Denmark has become the latest European country to ban face-covering garments like burqas – with those breaking the law risking a £120 fine.
Danish MPs approved the law presented by the Scandinavian nation’s centre-right government coalition.
The government said the law is not aimed at any religions, as it bans all garments which cover the face.
The new law does not ban headscarves, turbans or the traditional Jewish skull cap.
However, the law is popularly known as the “Burqa Ban” and is mostly seen as being directed at the dress worn by some conservative Muslim women.
Few Muslim women in Denmark wear full-face veils.
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Justice Minister Soeren Pape Poulsen said it will be up to police officers to use their “common sense” when they see people violating the law that comes into force on August 1.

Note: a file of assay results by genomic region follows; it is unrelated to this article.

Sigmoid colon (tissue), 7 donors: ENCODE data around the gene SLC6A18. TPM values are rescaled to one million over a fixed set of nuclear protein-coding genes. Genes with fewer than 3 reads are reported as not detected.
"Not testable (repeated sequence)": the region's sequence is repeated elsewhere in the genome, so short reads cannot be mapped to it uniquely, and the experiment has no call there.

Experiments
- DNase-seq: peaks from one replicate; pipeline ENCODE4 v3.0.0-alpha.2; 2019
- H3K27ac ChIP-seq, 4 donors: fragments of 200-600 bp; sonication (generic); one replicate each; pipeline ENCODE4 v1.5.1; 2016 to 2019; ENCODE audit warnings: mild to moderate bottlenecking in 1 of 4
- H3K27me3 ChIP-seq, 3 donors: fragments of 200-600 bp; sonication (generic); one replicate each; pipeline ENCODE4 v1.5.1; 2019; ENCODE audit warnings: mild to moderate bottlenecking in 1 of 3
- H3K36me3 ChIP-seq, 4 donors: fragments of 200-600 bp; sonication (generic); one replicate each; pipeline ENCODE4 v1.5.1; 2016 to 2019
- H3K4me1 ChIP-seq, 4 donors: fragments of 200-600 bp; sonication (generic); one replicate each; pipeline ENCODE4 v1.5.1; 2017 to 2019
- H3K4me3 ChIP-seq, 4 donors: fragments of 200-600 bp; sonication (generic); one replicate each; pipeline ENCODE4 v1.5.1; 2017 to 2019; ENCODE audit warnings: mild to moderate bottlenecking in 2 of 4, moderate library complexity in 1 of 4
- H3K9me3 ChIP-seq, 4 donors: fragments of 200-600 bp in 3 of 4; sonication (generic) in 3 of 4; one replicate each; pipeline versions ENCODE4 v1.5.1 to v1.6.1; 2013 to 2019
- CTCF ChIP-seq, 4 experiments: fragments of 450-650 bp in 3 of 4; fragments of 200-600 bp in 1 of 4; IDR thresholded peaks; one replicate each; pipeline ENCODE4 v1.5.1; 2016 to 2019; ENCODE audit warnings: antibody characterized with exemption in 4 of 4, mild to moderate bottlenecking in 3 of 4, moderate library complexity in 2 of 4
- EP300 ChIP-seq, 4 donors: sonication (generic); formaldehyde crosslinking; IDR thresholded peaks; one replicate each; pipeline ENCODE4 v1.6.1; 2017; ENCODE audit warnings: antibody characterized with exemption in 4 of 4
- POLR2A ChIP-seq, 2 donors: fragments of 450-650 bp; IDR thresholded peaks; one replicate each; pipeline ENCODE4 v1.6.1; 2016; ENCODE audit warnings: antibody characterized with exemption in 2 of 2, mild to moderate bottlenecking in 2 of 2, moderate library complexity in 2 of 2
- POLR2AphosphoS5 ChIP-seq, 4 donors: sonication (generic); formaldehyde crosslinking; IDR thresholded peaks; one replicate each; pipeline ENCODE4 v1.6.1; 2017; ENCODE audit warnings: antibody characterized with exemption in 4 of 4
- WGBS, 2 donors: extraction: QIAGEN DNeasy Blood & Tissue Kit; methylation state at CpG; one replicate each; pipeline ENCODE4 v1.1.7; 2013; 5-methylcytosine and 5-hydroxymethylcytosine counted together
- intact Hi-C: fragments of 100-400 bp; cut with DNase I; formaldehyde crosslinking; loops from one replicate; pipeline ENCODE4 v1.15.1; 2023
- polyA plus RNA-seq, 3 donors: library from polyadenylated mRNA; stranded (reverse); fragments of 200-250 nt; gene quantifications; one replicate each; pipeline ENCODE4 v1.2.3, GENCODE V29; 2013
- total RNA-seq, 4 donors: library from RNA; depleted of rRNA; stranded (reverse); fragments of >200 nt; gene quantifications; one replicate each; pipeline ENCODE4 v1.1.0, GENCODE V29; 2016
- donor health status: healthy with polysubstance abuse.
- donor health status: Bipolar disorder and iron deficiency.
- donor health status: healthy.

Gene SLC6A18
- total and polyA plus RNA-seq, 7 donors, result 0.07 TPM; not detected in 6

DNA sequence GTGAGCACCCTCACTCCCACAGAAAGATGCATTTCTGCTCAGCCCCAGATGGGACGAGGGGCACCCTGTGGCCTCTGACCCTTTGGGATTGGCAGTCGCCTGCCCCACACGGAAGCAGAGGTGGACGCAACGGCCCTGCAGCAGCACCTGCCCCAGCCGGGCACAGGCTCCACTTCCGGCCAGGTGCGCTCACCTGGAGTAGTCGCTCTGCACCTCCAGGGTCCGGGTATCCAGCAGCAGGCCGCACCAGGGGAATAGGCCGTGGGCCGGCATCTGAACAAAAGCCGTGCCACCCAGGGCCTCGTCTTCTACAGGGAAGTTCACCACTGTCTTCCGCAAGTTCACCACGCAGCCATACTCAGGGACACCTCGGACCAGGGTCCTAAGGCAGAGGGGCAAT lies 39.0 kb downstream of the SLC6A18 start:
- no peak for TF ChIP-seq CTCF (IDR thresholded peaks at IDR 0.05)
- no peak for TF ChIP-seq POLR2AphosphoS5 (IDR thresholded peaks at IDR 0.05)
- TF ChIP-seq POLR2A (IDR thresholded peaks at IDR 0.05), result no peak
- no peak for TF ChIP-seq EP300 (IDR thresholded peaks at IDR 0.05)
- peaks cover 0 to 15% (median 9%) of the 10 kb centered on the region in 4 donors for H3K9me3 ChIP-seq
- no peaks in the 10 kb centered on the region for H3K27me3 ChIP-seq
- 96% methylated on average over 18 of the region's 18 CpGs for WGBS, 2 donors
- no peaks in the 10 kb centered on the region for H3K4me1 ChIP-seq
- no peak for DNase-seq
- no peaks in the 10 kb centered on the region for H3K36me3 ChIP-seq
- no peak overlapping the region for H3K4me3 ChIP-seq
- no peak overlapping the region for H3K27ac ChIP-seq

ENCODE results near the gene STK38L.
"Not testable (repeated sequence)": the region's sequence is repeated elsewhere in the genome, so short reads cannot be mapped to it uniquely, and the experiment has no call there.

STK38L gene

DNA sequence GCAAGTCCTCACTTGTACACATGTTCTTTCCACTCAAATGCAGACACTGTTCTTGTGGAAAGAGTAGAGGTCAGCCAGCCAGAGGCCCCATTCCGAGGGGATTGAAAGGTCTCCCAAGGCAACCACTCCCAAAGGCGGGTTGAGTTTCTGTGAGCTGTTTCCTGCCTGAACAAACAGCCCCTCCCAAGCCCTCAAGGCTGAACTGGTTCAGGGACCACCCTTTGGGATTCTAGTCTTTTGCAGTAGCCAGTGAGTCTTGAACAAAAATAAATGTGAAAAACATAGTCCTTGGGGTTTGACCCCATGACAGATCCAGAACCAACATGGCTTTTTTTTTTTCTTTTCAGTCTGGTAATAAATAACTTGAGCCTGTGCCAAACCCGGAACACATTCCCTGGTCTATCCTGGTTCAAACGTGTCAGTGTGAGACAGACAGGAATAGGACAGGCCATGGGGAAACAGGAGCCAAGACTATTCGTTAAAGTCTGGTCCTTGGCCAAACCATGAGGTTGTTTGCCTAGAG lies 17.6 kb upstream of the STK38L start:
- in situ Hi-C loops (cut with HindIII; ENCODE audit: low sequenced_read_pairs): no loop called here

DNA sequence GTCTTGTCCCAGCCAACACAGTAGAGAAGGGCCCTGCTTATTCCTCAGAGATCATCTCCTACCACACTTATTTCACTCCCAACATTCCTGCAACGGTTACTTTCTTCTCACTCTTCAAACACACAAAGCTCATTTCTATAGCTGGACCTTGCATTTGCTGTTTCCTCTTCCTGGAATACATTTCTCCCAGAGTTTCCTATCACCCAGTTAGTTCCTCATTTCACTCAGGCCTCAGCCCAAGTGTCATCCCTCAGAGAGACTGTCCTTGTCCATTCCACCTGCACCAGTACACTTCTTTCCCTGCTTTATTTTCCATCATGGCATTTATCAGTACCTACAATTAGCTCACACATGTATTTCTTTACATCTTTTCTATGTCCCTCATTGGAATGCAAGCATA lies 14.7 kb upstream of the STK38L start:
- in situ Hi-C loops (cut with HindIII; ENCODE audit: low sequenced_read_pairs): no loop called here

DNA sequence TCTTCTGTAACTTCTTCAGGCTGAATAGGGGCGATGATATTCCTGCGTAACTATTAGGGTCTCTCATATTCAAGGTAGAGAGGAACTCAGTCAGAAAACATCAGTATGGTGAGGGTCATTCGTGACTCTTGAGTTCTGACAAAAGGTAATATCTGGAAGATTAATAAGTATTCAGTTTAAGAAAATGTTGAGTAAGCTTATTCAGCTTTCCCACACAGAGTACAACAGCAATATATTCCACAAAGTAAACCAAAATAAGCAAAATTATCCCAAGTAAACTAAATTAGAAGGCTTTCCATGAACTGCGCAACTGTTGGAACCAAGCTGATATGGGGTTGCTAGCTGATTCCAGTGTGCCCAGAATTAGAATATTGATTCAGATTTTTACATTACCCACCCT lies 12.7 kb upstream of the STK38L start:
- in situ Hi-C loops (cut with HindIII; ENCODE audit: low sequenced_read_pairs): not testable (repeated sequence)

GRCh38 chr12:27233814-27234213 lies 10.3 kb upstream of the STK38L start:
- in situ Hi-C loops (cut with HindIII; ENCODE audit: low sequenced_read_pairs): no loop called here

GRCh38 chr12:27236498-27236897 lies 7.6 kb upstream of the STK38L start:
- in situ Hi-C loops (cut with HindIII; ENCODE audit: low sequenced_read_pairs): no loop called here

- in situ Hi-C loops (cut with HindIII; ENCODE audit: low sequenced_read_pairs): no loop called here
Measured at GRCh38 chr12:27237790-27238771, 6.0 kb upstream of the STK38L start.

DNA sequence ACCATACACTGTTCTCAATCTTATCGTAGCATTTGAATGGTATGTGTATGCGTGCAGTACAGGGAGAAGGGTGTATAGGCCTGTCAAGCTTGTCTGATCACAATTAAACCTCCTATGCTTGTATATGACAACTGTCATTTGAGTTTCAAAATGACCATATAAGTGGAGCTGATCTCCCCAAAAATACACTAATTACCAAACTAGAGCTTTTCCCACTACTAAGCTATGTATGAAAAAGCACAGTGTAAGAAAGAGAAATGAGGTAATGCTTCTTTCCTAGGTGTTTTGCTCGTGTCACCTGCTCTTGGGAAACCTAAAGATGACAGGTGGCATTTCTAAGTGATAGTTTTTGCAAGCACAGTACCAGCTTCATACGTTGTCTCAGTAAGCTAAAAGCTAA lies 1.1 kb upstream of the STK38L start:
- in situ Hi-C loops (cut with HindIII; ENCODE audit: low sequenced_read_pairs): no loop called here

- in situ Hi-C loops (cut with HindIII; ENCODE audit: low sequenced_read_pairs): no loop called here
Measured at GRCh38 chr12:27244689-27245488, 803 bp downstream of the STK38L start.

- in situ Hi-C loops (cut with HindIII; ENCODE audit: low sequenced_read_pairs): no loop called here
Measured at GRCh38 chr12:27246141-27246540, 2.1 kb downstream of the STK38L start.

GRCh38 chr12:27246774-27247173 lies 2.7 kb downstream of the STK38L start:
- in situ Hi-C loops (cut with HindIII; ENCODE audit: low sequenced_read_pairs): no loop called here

The law allows people to cover their face when there is a “recognisable purpose” like cold weather or complying with other legal requirements, such as using motorcycle helmets under Danish traffic rules.
First-time offenders risk a fine of 1,000 kroner (£120). Repeat offences could trigger fines of up to 10,000 kroner (£1,200) or a jail sentence of up to six months.
Anyone forcing a person to wear garments covering the face by using force or threats can be fined or face up to two years in prison.
Austria, France and Belgium have similar laws.